Private Money, Public Projects: Is Chicago's Infrastructure Trust a Good Model?

Chicago’s infrastructure is in need of a major upgrade, but so are are its dwindling finances. Mayor Rahm Emanuel doesn't want to raise taxes, nor look towards Washington, D.C. or Springfield to cover the costs of repairing and upgrading the city's infrastructure. In order to do so without having to rely solely on public funds, Emanuel proposed the Infrastructure Trust, part of a controversial plan just approved by the Chicago City Council. The trust will leverage investments from private sources for public projects to avoid tax increases that would otherwise be necessary to pay for this type of construction. 

In a recent op-ed in the Washington Post, Emanuel claimed that the initiative was the largest coordinated investment in infrastructure in the nation and would put 30,000 people to work. 

The Trust is structured as a non-profit, with all Chicago's agencies projects open to review by Trust members. Of those approved, some will be financed with city money, backed by bonds. Those projects that have the potential to generate revenue, however, would be considered for private investment. Examples noted by the Chicago Sun Times include a bus-rapid transit system with higher fares for faster rides, or extending various train lines with distance-based fares. At first, the city plans to fund only one project through the Trust: a $225 million green retrofit of city buildings. 

Private involvement in public services may not be new, though the nature of this partnership is. Chicago's Skyway is under a 99-year lease by Australian company Macquarie Infrastructure and Real Assets Inc. Private investment in cities usually involves either privately owned public spaces, or privately managed public services, such as Indianopolis's much touted Building Better Neighborhoods program. The difference in Chicago is that private investment will be responsible for construction and maintance rather than management and administration. 

The plan was overwhelmingly approved by the City Council. It already has $1.7 billion in investments, and is attracting interest from more companies including the investment arms of Citibank and JP Morgan. Lois Scott, Chicago's Chief Financial Officer, believes this plan will free the city from "complete and total reliance on Springfield and Washington, D.C." Leaders from other cities such as San Francisco and New York have expressed interest in this kind of investment, though have no plans to set up one of their own anytime soon.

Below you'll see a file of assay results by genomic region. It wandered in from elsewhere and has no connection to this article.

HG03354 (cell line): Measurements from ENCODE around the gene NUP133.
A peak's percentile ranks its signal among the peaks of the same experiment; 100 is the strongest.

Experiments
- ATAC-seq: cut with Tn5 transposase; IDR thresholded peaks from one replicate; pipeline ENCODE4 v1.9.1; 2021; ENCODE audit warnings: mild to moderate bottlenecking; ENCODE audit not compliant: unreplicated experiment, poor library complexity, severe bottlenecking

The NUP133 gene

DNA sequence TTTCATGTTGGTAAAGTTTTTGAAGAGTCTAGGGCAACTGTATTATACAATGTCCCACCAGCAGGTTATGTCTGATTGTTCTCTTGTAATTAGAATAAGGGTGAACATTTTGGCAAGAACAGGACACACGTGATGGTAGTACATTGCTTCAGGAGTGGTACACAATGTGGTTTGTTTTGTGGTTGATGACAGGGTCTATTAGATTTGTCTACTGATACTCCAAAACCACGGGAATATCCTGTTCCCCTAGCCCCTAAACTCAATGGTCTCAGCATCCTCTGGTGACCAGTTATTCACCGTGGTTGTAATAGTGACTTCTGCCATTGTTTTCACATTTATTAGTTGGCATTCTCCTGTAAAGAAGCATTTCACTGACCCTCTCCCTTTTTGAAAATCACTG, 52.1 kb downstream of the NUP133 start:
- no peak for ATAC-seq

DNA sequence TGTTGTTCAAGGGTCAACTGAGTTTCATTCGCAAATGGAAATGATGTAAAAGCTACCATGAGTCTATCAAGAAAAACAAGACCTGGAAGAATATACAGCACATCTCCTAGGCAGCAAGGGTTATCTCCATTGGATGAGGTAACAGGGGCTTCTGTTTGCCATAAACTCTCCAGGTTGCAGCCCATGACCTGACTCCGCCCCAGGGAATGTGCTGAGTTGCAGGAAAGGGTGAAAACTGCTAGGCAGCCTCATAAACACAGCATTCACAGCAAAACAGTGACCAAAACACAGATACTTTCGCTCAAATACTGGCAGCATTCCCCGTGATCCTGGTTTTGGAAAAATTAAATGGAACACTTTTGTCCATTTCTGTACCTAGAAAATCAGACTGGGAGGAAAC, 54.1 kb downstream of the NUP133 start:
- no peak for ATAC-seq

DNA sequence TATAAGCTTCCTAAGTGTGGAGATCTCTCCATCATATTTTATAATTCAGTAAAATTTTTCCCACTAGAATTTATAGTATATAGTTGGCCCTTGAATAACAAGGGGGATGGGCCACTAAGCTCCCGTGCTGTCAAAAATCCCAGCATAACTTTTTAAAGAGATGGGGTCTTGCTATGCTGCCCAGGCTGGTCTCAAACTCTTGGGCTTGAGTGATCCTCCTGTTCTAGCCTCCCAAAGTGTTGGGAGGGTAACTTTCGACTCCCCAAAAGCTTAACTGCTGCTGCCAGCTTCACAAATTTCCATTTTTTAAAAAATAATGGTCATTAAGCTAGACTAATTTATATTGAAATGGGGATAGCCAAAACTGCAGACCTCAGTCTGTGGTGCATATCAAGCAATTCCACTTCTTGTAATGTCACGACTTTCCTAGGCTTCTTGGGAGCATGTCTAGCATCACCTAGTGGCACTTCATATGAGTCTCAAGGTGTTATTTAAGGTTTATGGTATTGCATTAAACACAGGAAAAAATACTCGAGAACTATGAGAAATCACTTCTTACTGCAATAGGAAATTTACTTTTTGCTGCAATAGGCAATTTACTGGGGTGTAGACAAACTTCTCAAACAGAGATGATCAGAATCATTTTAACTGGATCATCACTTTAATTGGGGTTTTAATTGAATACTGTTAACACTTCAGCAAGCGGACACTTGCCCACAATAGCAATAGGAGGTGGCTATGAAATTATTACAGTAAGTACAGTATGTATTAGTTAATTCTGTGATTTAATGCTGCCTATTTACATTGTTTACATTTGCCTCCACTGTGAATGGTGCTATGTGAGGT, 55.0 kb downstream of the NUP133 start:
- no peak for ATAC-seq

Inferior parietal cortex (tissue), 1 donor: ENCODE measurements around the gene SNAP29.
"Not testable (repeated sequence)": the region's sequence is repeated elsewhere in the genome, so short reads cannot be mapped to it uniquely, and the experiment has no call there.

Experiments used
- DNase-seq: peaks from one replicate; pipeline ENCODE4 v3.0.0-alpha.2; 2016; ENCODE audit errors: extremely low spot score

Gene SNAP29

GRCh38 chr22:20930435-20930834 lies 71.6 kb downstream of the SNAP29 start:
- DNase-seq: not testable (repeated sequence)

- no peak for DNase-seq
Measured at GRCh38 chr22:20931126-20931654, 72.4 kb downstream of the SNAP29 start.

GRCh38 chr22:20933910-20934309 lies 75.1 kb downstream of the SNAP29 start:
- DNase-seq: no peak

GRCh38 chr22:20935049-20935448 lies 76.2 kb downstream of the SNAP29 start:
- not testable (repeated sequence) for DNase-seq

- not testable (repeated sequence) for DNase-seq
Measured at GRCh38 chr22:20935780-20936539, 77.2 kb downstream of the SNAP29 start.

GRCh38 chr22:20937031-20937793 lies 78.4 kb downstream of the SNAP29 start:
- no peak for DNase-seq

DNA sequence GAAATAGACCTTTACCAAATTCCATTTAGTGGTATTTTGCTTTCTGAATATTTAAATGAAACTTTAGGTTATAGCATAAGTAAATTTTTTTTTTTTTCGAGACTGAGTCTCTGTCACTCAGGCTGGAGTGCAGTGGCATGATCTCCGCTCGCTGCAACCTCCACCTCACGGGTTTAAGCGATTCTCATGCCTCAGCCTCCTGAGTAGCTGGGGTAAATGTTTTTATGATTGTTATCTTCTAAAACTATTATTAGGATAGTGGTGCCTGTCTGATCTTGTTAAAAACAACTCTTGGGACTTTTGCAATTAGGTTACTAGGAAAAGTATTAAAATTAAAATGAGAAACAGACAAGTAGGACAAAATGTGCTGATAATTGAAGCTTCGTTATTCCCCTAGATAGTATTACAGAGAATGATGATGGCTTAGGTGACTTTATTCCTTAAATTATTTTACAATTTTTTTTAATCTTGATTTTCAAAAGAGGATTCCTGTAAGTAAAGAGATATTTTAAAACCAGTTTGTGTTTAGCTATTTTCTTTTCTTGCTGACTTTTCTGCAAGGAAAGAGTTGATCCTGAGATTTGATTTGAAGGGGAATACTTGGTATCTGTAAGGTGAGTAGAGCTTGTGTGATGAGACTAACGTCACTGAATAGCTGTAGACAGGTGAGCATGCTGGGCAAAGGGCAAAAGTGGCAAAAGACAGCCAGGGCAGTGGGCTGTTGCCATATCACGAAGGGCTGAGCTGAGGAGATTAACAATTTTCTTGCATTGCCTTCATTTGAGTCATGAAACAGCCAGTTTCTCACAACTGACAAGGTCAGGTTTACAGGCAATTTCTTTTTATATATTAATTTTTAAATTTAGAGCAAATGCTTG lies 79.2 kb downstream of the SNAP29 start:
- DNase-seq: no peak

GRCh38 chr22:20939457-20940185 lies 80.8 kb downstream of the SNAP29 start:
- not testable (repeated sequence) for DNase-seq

Despite the initial support, the plan still has critics that question both the potential for return on investment, and whether private money money in public infrastructure is really in the public's best interest. Macquarie had to raise tolls significantly in order to make their aforementioned Skyway lease profitable, which did not win them fans among drivers and taxpayers. Cate Long, an analyst for Reuters, notes that Chicago's trust model compares unfavorably with Boston's five-year public plan to upgrade infrastructure using bonds, with the city paying more to borrow from private investors.

Mayor Emanuel argues that "Democrats should champion these kinds of innovative financing tools at a national level," and this is already happening. President Obama proposed an infrastructure bank as early as 2008. Bill Clinton supported it on the talk show circuit as well as in his latest book, and in October 2011, Democrats in the House and Senate had proposed bills to create the bank. The House bill if passed, would have set aside $5 billion per year until 2015 to fund it. The Senate version does the same. Despite the market friendly nature of the bank, these bills remain stalled in both houses of Congress. Though the funding would come from both private and public sources, many Republicans saw the bank as yet another level of bureaucracy, and continued to question if the bank would only contribute to an already high deficit. Testing out this idea at the municipal level may give it new traction on the national level -- if it is sucessful in Chicago, and if other cities decided to adopt similar models. 

While Chicago's own previous experience with private involvement in public services might not have been complete sucesses, if the city wants to complete these projects at all, private money may be the only option. The question is whether Chicagoans will eventually foot a needlessly high bill. 

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